Identify, Strategize, & Implement

by Don Kardux

Business Navigators, Inc. has developed the Issues, Barriers, Strategies System (IBS©). IBS helps individuals or groups quickly identify major problem areas, develop possible solutions, and implement the best possible solution. It's also a tool that can easily be taught to both managers and employees.

Stage One: Planning

The IBS process uses 3x5 index cards to capture important ideas, barriers, and strategies. The idea is to pin these cards to a large bulletin. This allows you to move them around to clarify their relationship with each other.

PHASE ONE: ISSUES. First, you need to prioritize the issues. An issue is a problem, concern or opportunity that when resolved will improve your company. Here are those steps:

  • The idea explosion — Pass out cards to all of the participants and have them write one issue on each card. This should take only about 5 to 10 minutes . Then, pin the cards to the bulletin board.

  • The one-a-ways Next, put the cards in groups with identical ideas that will be resolved by similar strategies.

The method we use is to have the group facilitator choose a card at random and place it on another board. We call this step "the one-a-ways" because the facilitator is placing a single card "away" from the others.

A second card is chosen and the facilitator decides if it is similar to the first card or if it is to be in another group. If it is a different issue, place it "away" from the first.

It's most effective if the facilitator makes the decision and the team reacts. If members of the team disagree with the location the facilitator chooses, they should offer their suggestions. If everyone agrees with the suggestion, then the card should be moved. However, if there is disagreement among members of the team, the card should be placed in its own category.

After all the "idea explosion" cards have been sorted into groups, the cards should be stacked so that the card that is most representative of the others is on top.

Drive a pin through the stack and place them across the bottom of the board.

  • Lobbying Each member of the team should be asked to state and explain which group of issues they believe is the top priority for the company to address.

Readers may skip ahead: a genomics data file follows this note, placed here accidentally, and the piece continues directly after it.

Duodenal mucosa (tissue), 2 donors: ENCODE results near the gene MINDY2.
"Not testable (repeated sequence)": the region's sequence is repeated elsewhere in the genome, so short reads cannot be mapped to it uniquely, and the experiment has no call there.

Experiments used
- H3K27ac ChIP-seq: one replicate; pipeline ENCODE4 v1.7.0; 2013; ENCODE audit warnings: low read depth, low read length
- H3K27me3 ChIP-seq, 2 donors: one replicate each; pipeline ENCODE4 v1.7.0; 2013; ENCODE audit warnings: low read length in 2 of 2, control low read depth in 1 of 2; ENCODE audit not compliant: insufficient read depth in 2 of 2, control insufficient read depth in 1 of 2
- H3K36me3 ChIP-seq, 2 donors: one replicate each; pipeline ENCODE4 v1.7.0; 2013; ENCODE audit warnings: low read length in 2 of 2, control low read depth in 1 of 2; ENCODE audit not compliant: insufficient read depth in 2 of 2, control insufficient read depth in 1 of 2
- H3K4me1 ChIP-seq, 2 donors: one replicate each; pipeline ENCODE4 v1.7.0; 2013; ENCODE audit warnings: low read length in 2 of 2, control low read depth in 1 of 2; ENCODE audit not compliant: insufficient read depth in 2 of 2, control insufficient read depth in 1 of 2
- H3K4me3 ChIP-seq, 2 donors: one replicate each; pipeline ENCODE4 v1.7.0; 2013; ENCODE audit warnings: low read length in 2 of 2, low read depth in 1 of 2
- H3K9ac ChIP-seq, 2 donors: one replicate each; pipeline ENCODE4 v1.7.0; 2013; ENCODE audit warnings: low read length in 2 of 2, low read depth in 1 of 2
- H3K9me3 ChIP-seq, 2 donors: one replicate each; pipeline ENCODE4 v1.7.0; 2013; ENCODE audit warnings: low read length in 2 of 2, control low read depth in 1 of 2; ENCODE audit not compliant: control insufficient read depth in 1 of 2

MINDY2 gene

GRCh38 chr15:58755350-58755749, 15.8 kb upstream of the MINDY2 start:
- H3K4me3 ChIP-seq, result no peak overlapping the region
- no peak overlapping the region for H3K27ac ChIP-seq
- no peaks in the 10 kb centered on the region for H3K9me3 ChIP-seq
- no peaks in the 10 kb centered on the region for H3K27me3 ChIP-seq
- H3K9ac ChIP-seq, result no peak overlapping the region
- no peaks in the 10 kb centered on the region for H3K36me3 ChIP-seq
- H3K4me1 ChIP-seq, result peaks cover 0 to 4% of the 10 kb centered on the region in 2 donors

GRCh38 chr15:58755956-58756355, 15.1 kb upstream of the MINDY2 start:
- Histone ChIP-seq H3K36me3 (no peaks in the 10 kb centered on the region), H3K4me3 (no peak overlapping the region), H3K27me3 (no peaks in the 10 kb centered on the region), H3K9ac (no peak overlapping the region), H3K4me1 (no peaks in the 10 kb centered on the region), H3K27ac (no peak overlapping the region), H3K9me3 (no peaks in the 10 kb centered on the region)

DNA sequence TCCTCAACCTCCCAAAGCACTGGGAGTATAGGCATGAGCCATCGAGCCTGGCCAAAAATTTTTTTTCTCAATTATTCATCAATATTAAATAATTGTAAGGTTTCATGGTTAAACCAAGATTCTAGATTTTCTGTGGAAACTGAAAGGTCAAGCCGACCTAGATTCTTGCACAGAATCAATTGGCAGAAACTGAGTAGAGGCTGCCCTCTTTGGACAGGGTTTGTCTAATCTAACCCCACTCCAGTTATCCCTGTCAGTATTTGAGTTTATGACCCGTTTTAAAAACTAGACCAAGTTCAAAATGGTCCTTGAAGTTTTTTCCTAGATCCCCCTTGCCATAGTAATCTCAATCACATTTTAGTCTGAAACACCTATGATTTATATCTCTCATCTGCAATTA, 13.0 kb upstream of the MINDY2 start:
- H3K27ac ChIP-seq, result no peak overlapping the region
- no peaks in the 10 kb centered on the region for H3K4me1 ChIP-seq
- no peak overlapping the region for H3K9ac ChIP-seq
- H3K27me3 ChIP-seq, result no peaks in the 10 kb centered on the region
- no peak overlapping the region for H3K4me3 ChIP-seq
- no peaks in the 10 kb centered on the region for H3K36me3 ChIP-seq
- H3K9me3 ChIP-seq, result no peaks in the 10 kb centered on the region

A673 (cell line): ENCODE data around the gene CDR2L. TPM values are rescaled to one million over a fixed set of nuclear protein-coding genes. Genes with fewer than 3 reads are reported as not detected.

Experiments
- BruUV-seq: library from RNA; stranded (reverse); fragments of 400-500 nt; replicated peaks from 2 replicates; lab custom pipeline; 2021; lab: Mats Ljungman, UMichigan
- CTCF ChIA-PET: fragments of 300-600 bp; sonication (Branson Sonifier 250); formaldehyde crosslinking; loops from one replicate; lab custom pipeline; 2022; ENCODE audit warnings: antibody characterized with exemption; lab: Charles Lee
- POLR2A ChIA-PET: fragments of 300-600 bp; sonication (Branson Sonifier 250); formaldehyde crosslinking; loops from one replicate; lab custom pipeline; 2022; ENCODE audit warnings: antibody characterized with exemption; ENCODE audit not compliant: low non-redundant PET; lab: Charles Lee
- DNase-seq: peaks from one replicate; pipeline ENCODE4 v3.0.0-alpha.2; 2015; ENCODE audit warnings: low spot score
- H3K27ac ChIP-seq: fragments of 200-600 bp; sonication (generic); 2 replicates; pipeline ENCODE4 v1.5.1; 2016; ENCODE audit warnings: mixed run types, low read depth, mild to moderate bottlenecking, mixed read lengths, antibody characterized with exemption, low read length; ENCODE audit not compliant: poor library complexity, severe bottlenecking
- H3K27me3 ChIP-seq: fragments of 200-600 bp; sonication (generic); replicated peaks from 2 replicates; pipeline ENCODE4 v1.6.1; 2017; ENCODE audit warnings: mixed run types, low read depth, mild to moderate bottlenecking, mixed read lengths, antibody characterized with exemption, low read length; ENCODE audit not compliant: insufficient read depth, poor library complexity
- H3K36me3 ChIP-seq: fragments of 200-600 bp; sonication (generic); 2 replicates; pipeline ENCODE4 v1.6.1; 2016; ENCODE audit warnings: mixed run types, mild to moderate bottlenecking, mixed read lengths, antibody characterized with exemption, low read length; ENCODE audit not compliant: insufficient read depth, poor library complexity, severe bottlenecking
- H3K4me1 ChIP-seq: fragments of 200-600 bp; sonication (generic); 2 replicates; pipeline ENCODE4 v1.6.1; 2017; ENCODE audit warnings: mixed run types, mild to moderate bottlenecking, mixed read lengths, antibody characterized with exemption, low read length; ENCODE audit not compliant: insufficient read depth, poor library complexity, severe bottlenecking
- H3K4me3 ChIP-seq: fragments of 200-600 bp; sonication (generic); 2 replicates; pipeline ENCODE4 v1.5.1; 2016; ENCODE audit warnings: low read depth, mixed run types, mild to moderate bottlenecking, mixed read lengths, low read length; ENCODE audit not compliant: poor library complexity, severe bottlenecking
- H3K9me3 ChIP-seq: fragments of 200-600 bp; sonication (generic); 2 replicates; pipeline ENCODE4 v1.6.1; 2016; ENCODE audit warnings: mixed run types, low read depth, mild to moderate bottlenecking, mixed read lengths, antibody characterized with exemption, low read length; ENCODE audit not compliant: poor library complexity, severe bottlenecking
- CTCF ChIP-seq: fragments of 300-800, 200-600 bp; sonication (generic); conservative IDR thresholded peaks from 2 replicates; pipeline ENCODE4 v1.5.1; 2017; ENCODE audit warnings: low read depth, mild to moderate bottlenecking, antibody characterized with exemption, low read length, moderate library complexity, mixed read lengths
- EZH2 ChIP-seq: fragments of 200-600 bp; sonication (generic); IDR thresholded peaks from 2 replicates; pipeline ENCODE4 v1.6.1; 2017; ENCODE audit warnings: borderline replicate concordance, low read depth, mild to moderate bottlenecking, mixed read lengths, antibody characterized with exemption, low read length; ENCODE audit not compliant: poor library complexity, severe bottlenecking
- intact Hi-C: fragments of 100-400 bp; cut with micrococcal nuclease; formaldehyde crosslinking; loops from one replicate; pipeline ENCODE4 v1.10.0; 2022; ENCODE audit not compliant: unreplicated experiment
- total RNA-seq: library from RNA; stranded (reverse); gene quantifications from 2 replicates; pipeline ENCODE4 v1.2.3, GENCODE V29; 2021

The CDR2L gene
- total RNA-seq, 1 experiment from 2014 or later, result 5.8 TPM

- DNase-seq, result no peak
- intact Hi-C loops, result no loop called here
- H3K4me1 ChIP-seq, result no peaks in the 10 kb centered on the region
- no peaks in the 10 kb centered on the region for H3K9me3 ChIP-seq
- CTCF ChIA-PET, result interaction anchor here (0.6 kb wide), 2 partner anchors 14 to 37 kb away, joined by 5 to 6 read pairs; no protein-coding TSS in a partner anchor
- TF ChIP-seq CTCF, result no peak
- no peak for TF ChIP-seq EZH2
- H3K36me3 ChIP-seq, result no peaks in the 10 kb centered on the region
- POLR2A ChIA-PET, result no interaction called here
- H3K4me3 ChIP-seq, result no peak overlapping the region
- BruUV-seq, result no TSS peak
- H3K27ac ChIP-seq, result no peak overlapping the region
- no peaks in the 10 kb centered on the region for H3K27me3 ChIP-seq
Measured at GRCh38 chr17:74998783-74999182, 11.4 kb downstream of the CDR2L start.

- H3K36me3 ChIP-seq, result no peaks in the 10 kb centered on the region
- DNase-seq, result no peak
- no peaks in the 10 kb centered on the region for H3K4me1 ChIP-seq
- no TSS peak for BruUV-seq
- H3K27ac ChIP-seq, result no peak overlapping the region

This lobbying process allows team members to hear the reasons behind each other's opinions and perhaps, be persuaded to change their minds regarding which ideas are most important. Questions for clarification are allowed. However, heated exchanges of opinion should be limited.

  • The horse race After the lobbying takes place, each team member is then asked to vote for the issue, when resolved, will have the most positive effect on the company.

It is as if we were looking down on a racetrack and the cards are lined up across the bottom of the board waiting for a race to begin. An imaginary line is drawn just above the cards.

As each vote is announced the group of cards selected is elevated on the board one 'length'.

After each member of the team has voted and any 'dead heats' have had their own race, the team has prioritized the issues.

PHASE TWO: BARRIERS. Now, you need to prioritize the barriers, which are those things that stop us from resolving the issues selected.

Repeat the steps used in phase one:
1. Idea explosion (what are the barriers?)
2. One-a-ways (grouping similar barriers together)
3. Lobbying (hearing why barriers are important)
4. Horse race (prioritizing).

PHASE THREE: STRATEGIES.

Next, you need to prioritize the strategies, which are actions to be taken to reduce or eliminate the identified barriers.

Repeat the steps used in phase one and two:
1. Idea explosion
2. One-a-ways
3. Lobbying
4. Horse race

All that is left now is the implementation of the strategies selected.

Stage Two: Implementation

While the IBS process identifies and prioritizes critical issues, the truth is, deciding to do something without accountability and consistent monitoring is useless.